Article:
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My vision.

It may sound funny, but my blindness uncovered the vision that forged my ultimate path in life. When an eye operation for correcting my failing vision did the opposite, I was mid-career in my former life as a physics professor. That is when I began to understand the inadequacy of technologies that "filled the gaps" in communication for people who are blind or have other sensory disabilities.

The most significant gaps in technology for people who are blind were in mathematical and scientific tools. I immediately found that I was unable to read my students' theses because the formulas and diagrams were inaccessible to me. Innumerable other examples exist of inaccessible information that I needed to do my job or even just to live a full life. Unless information was neatly packaged in a text form readable by my computer's text screen reader, it was virtually inaccessible to me.

First I tried "people-power" to help fill the gaps. Students and aids Ddescribed scientific diagrams to me in words. My wife described maps to me when we traveled. Words could not convey what I really wanted to know. Other creative solutions offered similarly unsatisfactory results. My situation was screaming for technologies that could hurdle the barriers and provide better access to this information.

Then my vision became clear. My struggles as a blind physics professor did not make me unique. In fact, quite the opposite was true. Numerous other blind professionals and students throughout the world were facing similar circumstances and barriers. I needed to use my skills as a research director to develop learning tools that would make information universally accessible. This is when my new course in life began.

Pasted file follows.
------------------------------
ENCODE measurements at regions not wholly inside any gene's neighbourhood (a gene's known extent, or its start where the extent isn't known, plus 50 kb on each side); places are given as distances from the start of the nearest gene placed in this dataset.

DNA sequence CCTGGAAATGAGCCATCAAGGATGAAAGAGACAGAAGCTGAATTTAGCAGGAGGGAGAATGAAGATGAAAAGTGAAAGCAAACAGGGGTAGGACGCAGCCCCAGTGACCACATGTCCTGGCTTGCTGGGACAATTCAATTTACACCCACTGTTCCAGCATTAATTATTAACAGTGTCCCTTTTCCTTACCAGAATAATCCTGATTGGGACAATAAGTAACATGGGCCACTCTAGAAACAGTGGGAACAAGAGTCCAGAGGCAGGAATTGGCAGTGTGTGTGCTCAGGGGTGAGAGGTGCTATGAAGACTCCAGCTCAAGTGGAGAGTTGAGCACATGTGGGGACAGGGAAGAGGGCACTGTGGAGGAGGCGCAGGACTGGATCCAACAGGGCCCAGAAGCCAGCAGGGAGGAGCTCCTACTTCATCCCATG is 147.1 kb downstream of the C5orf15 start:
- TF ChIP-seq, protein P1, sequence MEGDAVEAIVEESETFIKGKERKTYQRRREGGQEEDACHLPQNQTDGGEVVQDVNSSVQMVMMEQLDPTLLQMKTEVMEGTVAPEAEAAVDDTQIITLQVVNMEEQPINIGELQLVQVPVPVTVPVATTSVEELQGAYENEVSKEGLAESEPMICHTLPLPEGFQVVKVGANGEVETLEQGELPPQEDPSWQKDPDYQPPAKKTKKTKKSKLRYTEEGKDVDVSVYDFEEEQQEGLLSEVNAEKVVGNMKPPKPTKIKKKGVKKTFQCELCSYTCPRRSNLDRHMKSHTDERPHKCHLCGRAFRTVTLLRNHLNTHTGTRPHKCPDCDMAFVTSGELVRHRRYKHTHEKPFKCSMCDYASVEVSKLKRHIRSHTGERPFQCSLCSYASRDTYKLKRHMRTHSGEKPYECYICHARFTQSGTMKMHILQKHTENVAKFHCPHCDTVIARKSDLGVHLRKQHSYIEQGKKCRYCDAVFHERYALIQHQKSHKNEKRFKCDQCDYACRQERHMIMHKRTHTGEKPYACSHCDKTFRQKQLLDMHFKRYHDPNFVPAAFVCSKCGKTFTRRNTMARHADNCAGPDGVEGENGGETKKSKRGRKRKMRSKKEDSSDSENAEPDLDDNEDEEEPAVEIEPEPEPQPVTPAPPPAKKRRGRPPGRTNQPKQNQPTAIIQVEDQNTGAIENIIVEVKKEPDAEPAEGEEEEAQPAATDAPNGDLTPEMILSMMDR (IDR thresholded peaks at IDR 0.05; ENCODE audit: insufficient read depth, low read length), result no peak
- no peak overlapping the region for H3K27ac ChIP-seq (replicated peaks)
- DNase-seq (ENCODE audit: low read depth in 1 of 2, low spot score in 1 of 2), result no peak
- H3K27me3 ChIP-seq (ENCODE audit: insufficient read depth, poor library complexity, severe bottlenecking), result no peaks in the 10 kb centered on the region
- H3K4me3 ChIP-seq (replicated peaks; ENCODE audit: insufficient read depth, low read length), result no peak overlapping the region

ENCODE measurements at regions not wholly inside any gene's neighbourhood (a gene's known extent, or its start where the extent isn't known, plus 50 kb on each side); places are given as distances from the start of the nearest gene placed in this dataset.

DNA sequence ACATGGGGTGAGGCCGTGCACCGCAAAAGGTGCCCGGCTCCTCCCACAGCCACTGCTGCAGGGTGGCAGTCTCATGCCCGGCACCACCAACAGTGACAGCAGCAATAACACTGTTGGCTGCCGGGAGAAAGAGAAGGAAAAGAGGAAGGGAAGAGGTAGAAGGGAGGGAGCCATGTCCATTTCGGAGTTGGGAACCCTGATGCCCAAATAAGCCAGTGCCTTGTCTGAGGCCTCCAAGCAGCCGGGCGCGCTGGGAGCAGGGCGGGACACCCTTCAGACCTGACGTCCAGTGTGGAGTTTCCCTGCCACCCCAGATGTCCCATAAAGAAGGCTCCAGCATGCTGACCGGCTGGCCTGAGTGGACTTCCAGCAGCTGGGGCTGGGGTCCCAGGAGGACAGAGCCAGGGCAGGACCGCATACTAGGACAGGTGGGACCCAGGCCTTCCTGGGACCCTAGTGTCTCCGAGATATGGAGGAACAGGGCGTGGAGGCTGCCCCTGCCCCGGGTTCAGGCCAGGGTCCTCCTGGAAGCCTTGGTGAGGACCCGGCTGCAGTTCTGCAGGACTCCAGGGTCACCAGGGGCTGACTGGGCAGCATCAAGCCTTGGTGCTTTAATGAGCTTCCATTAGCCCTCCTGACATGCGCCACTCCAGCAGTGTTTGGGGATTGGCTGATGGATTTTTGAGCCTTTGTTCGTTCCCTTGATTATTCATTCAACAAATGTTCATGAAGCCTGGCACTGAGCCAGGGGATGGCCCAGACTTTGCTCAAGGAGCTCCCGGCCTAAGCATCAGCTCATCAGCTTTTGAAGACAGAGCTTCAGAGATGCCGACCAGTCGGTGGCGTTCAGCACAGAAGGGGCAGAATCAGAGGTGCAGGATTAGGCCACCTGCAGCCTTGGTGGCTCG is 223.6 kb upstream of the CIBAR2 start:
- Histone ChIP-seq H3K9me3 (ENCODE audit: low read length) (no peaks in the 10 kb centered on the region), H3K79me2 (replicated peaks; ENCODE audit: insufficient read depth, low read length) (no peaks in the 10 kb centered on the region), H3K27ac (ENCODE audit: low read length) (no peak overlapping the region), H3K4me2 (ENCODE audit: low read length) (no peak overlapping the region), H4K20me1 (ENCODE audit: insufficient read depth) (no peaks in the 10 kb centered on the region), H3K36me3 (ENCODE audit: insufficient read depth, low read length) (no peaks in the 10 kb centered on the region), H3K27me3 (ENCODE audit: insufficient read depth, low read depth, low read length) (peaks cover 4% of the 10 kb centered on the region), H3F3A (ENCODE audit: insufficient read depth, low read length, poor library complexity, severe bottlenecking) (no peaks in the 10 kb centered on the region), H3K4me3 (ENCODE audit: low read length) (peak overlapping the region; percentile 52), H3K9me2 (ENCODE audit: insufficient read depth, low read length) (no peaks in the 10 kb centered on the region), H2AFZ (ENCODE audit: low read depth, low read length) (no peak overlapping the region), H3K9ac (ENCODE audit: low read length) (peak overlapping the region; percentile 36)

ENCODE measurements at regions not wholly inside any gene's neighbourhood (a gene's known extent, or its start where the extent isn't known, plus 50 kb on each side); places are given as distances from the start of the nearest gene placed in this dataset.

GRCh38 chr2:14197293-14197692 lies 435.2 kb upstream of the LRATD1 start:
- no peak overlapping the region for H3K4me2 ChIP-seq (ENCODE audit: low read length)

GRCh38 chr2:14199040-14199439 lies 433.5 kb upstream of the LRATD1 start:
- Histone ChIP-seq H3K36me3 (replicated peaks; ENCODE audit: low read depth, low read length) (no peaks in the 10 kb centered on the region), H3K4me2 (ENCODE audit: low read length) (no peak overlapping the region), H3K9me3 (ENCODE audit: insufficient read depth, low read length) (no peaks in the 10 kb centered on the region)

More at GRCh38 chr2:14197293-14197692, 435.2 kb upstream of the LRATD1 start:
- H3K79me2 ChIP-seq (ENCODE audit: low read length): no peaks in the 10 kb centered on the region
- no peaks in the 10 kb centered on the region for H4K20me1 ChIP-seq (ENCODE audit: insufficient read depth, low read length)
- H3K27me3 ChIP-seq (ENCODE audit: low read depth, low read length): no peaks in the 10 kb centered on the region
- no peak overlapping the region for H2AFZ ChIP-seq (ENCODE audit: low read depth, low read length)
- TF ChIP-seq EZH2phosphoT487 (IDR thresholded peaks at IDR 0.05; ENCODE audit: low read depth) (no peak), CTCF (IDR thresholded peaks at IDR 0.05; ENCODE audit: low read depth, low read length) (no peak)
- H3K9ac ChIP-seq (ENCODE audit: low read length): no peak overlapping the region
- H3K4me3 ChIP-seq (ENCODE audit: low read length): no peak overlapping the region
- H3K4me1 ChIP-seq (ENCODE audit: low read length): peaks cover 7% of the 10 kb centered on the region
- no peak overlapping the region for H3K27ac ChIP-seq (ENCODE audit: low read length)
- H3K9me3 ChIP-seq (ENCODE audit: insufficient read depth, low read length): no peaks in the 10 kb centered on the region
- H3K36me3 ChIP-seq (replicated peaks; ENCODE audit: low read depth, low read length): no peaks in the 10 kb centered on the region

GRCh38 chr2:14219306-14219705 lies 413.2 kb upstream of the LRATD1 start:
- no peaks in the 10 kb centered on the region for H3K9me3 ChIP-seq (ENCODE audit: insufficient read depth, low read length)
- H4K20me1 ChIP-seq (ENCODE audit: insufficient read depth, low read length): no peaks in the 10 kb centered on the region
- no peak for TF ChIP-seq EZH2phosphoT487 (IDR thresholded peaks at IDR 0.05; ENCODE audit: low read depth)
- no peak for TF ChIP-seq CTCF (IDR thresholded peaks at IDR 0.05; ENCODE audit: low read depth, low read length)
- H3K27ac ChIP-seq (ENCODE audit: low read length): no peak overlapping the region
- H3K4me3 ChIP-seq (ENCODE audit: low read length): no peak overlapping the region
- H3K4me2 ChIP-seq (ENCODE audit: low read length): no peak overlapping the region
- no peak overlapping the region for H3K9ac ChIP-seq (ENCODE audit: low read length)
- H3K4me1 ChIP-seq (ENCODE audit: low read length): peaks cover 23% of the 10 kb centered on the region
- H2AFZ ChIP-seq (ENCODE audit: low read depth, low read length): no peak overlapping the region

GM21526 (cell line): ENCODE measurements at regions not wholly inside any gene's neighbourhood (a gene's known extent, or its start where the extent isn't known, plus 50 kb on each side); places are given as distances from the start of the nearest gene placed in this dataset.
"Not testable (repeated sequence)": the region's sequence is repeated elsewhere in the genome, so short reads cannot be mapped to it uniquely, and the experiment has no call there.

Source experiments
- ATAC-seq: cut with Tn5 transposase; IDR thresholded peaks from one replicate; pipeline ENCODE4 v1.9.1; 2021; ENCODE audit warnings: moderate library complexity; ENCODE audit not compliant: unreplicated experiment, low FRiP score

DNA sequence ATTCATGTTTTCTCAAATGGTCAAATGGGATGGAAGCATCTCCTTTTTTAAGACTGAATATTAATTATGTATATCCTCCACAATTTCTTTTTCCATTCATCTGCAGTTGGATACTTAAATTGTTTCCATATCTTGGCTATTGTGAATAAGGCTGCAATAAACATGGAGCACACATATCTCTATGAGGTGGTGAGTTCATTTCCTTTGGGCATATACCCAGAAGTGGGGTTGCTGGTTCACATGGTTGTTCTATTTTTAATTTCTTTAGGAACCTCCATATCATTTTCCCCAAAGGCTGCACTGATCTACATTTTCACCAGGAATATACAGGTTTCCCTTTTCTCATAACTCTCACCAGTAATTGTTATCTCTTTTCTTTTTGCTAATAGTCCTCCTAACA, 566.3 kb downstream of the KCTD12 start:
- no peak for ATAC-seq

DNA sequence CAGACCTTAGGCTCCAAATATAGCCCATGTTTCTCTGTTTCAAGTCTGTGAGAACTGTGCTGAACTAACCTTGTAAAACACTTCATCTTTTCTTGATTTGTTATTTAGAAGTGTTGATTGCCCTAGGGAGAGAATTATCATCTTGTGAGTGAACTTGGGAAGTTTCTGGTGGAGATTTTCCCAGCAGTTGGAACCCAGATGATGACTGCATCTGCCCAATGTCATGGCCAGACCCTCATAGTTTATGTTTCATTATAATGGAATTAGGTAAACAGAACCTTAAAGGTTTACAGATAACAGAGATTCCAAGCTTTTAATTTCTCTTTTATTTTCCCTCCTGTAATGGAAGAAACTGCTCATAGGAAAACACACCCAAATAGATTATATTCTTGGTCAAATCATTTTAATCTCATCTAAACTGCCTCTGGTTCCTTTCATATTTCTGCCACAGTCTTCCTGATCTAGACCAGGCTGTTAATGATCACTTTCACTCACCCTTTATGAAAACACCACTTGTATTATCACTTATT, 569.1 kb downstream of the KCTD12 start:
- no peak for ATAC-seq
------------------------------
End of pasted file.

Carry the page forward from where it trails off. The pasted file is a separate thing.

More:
In 1990, I founded the Science Access Project at Oregon State University (Corvallis, Oregon). This project, funded by the National Science Foundation, initiated the original research and development for several products that were eventually commercialized by ViewPlus Technologies, Inc (Corvallis, Oregon), the spin-off company that I started in 1996.

In 2000, ViewPlus Technologies released the first Tiger braille printer. Now, 6 years later, Tiger braille technology is famous throughout the world. Tiger braille printers were designed to give people who are blind access to the diagrams that created difficulties for me years ago. Now when I need to read diagrams, I simply print them on my Tiger braille printer for a high-resolution tactile (i.e., raised) version of the display on the computer screen. If I am on vacation, I can print tactile maps of the area rather than tax my wife for verbal descriptions.

The latest Tiger technology adjusts to color and shading by providing lighter embossing for light colors and/or shades and harder embossing for darker colors and/or shades. Tiger braille printers can produce braille with raised pictures and diagrams, but these raised graphics are only usable by people who can read the braille labels describing the diagrams. In most countries, only 10 to 15 percent of people who are blind read braille. In 2005, ViewPlus introduced a new innovation that bridges this gap: the IVEO tactile-audio system (Figure). IVEO makes raised pictures speak so that they are not limited to braille readers. IVEO allows the user to read a detailed tactile diagram with audio feedback instead of braille labels, thereby making the diagram usable by more people.